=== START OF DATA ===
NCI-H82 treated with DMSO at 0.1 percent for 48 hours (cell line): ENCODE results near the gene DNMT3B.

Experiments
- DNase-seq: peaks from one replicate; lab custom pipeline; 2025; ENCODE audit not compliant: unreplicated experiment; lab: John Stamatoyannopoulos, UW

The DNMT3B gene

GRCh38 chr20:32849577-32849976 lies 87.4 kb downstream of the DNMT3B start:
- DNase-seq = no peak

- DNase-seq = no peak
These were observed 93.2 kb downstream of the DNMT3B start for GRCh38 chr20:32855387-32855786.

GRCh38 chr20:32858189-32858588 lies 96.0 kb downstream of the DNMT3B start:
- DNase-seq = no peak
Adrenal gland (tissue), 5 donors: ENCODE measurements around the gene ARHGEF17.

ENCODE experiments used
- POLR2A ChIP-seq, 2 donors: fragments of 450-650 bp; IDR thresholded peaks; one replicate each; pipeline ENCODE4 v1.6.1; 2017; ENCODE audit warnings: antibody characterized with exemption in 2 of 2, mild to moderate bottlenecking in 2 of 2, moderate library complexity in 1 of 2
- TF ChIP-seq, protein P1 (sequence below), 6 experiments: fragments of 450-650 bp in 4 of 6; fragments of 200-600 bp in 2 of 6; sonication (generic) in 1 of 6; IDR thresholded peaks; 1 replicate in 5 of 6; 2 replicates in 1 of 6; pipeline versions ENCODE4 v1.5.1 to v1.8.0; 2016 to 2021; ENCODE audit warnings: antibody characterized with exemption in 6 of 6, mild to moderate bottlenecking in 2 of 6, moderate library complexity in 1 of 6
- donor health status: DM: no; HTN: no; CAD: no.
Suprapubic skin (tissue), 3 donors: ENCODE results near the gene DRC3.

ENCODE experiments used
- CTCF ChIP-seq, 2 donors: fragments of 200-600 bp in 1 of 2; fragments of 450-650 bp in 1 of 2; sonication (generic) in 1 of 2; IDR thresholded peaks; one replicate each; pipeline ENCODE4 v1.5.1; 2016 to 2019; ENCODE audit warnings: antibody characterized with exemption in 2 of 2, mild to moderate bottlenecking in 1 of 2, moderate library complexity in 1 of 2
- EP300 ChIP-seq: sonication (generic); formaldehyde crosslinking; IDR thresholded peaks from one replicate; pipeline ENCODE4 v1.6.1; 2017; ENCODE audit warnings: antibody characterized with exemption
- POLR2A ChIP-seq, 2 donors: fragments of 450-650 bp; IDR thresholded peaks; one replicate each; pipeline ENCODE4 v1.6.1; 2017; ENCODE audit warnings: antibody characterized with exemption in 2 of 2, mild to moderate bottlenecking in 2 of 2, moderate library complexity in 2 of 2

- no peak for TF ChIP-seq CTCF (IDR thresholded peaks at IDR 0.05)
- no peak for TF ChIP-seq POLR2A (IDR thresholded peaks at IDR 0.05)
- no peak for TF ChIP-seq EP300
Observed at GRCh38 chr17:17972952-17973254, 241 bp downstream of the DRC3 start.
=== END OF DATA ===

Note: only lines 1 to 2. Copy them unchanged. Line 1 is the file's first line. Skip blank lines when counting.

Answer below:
NCI-H82 treated with DMSO at 0.1 percent for 48 hours (cell line): ENCODE results near the gene DNMT3B.

Experiments